5 pm. Showtime. I had forgotten to bring some kind of hat so I was stuck with wearing the 10” chef hat made out of paper. It was so lame. I felt so embarrassed since we were right in front of the window. I made sure that the next time I came in, I had my own hat with me. I’d rather wear one of those 10 gallon cowboy hats instead of that paper hat. Anyway, the first ticket came out and of course Mousy snagged it before I could even read it. I looked at it and completely blanked out. I had already forgotten how to make the dish. Good thing Tiny had a description of how each and every dish was made and plated, taped up to the wall. After about 2 hours, I got the hang of things, eventually making each and every single dish we had prepped for. I even did desserts, which I have no interest in because of my heavy smoking.

In addition to Tiny, I had a few coworkers around me, all from the Pasadena Culinary Institute. Next to the pantry, we had the dessert, grill, meat and fish station. The desserts were handled by a sweet, Korean girl who’d been working for almost a year. I’ll call her Sweetie. She made awesome chocolate cake, bread pudding and Crème Brule. She had worked pantry before and was very helpful. Over at the grill station, stood a small Mexican guy, no more than 4’14”, that everyone called Man-Boy, because of his boyish looks and deep voice. Man-boy took care of pastas, stocks and anything fried. Man-boy was constantly dodging this gay waiter that totally had a crush on him. For snacks, Man-boy made some awesome salsa nachos from scratch and was happily complimented by the gay waiter, who said they were, “So ammmmmmaaazzzzzzzzzzing.” I don’t know if he was referring to the nachos or to Man-boy. Maybe both. Over on the meat station (pan-fry, sauté, oven), we have this other Korean guy who’s been working for 6 years in San Francisco and the Caribbeans. I’ll call him Rivers because of his black, thick-framed glasses – similar to Rivers Cuomo of Weezer. This guy was so knowledgeable and had MOVES in the kitchen. His arms were full of cuts, scars and burn marks. True symbols of culinary war. I once saw him cooking 7 courses at a time, flames flying, kicking oven doors closed, etc. I want to do that. He gave me a piece of Kobe steak to try and boy was it delicious. I don’t think I can afford more than 3 ounces of that because it’s $12 an ounce. And over on the fish station, there’s an awesome chick who looks like she’s in her 20’s but already has two daughters, 20 and 14. I'll call her "Mami". She’s gotta be at least 36. She also had moves and was constantly calling me over to watch her cook fish and foie gras. She was my new-found smoking partner.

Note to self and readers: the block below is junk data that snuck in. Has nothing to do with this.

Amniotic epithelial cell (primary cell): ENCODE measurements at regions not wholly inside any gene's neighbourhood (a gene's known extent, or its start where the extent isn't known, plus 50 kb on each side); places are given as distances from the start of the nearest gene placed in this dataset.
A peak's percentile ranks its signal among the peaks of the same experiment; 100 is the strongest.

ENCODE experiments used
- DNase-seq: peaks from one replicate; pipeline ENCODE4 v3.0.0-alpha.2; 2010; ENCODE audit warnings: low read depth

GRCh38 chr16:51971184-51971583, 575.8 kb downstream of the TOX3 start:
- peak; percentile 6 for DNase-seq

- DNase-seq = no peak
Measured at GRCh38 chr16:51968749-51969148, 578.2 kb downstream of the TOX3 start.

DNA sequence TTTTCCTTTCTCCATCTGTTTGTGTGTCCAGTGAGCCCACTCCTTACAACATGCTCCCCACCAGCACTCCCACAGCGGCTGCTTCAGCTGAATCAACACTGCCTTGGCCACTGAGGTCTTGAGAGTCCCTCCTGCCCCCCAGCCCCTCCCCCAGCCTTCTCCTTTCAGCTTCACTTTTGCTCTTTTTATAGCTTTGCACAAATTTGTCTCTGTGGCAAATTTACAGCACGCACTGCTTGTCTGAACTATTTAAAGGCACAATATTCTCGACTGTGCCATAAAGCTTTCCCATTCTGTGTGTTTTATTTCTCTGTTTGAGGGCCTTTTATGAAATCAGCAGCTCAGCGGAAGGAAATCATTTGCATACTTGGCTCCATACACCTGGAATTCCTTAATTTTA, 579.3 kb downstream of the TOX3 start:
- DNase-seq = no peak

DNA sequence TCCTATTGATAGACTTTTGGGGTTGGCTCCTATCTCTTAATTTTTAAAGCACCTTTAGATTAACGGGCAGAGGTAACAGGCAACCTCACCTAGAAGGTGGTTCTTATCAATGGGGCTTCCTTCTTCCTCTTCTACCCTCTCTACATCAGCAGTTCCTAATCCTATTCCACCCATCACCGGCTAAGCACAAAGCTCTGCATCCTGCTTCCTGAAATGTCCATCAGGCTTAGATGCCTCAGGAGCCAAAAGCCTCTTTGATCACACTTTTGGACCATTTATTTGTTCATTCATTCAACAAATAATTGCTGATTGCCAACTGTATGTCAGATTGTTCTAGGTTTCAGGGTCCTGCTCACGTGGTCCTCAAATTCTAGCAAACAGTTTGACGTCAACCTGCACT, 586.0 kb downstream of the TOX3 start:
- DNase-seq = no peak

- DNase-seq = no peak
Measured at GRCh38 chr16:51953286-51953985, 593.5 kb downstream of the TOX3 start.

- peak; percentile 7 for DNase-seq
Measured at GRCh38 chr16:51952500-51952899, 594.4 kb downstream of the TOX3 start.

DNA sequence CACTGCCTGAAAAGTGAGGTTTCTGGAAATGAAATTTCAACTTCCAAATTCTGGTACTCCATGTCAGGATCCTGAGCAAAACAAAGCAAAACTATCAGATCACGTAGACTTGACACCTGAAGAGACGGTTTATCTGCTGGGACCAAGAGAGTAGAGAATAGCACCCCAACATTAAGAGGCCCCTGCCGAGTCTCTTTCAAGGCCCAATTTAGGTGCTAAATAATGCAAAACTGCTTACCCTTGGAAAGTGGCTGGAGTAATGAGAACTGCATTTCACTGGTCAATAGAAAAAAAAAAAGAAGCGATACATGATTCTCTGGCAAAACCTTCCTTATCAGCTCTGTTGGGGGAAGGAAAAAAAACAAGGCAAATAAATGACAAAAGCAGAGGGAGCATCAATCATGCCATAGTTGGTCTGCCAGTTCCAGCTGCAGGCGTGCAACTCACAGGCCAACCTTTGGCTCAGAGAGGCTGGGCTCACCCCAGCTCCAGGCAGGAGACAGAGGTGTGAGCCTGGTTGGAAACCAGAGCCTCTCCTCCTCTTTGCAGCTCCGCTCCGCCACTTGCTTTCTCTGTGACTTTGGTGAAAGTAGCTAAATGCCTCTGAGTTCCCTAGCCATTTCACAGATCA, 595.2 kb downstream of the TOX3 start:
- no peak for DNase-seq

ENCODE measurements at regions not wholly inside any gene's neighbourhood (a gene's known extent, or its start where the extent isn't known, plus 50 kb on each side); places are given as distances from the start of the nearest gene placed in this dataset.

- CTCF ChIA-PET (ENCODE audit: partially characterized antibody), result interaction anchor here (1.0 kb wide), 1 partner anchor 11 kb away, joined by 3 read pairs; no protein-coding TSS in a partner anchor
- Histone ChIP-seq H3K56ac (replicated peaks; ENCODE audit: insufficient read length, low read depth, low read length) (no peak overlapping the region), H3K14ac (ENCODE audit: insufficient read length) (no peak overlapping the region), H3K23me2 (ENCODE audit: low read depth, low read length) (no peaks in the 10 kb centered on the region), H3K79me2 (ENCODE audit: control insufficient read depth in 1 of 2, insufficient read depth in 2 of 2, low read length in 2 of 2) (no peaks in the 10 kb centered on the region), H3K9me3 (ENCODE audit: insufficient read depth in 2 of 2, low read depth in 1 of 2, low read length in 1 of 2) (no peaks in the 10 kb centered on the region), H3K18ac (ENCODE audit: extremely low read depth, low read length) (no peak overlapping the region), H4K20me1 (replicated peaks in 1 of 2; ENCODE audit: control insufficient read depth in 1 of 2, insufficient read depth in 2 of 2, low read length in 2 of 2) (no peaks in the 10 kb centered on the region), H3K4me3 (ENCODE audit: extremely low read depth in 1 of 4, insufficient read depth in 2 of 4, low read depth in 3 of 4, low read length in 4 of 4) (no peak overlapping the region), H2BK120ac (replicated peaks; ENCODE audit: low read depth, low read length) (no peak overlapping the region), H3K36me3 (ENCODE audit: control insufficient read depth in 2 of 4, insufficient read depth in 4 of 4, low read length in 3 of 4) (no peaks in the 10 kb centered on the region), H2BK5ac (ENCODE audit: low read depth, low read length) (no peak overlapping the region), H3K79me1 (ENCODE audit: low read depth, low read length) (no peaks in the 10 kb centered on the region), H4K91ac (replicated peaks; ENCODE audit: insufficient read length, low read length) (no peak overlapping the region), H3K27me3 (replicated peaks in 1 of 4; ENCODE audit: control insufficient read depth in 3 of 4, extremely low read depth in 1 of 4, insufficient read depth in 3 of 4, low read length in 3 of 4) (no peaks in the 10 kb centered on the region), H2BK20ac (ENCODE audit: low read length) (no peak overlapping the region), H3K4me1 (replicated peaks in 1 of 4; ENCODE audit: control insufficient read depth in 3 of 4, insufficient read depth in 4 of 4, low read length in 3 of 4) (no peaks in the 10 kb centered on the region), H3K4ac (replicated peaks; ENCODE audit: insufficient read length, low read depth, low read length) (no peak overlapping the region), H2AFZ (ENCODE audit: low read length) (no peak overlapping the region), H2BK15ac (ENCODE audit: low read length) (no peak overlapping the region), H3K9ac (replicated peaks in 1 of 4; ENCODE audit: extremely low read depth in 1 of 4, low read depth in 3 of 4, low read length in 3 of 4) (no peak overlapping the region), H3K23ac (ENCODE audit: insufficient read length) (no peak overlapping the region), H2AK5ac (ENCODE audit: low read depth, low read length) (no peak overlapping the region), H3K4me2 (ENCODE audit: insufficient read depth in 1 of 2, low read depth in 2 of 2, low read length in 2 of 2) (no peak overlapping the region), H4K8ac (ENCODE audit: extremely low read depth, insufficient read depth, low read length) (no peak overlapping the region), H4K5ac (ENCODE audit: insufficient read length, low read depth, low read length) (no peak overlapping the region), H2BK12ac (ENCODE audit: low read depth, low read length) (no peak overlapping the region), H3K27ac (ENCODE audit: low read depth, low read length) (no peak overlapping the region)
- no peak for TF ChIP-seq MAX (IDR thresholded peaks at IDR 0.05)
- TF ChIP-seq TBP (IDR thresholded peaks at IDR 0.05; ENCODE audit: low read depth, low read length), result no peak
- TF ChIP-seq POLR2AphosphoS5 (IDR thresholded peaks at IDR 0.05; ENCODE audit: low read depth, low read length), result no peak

After work, we headed over to a bar in downtown and met up with cooks from our sister restaurant. As we all drank beer, stories about the day in the kitchen were told and were hilarious. A few people took themselves to another mental level and most of us, drank the night away.

As I drove home, I couldn’t stop wearing a smile because I had a great time this weekend. My hands were tired from obsessive chopping. My Achilles tendon was sore from trucking up and down the stairs, holding stock pots. My back hurting from constantly bending up and down to reach for things. So what? It was all worth it and I couldn't wait for next weekend when I can go in again and ‘play’. I’ve made some new friends and gained new knowledge. And all of a sudden, I felt alive again. Completely alive. Read more!

Tuesday, November 22, 2005

Chabuya Ramen - The Newest Baby in the Sawtelle Family










Driving up Sawtelle, I always slow my car down at the La Grange corner. I’m always drawn in by the beautifully designed restaurants in that particular strip of West LA’s Little Tokyo. Most of the restaurants, such as Orris, serve up some delectable food for reasonable prices. Yesterday, as I was leaving from Nijiya Supermarket, I slowed my car down as usual and my eyes caught on to a metallic sign: Chabuya - Tokyo Noodle Bar sign caught my eye. Hell yeah. Another ramen shop.

Chabuya is the newest addition to Sawtelle’s restaurant row. In it’s second week, this place is already getting a nice influx of ramen enthusiasts. The dimly lit ceilings and tall windows really give you a nice welcoming feeling. As I walked in, five Japanese waitresses greeted me in an audible volume: “IRASHAIMASE”. No where as loud as Shin Sen Gumi in Gardena, Fountain Valley and now Rosemead. Since this place just opened up recently, they had a limited menu. The waitress pointed out that I can only have “Cha Shu Ramen”. Don’t twist my arm. I was going to order that regardless. I figure if a noodle shop claims to be a noodle shop, then they should be able to make immaculate Cha Shu Ramen. Same goes with a bowl of pho in a vietnamese restaurant.

And now a few words from Chabuya.